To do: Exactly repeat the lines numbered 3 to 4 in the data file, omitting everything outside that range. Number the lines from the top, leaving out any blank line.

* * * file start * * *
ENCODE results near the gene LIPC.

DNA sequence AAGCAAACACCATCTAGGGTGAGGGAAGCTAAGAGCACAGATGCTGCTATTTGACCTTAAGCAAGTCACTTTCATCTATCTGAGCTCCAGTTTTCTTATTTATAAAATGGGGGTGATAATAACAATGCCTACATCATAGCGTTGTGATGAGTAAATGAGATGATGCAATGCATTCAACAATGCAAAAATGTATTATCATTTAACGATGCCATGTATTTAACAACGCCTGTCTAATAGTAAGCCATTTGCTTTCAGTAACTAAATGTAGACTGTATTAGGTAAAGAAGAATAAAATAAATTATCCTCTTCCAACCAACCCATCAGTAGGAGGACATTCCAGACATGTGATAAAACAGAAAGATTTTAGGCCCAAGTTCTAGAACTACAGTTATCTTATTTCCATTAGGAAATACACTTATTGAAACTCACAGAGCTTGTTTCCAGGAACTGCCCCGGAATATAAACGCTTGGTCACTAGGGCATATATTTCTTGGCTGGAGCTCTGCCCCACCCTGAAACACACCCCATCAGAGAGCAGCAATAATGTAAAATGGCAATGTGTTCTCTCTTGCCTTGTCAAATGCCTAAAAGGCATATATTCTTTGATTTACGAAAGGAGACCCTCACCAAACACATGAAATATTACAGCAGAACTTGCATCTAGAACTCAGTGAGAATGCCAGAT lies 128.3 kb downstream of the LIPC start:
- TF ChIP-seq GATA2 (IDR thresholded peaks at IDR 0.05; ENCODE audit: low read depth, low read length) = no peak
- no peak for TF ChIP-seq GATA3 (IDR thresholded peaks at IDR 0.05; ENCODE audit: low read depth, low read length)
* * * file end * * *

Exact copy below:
- TF ChIP-seq GATA2 (IDR thresholded peaks at IDR 0.05; ENCODE audit: low read depth, low read length) = no peak
- no peak for TF ChIP-seq GATA3 (IDR thresholded peaks at IDR 0.05; ENCODE audit: low read depth, low read length)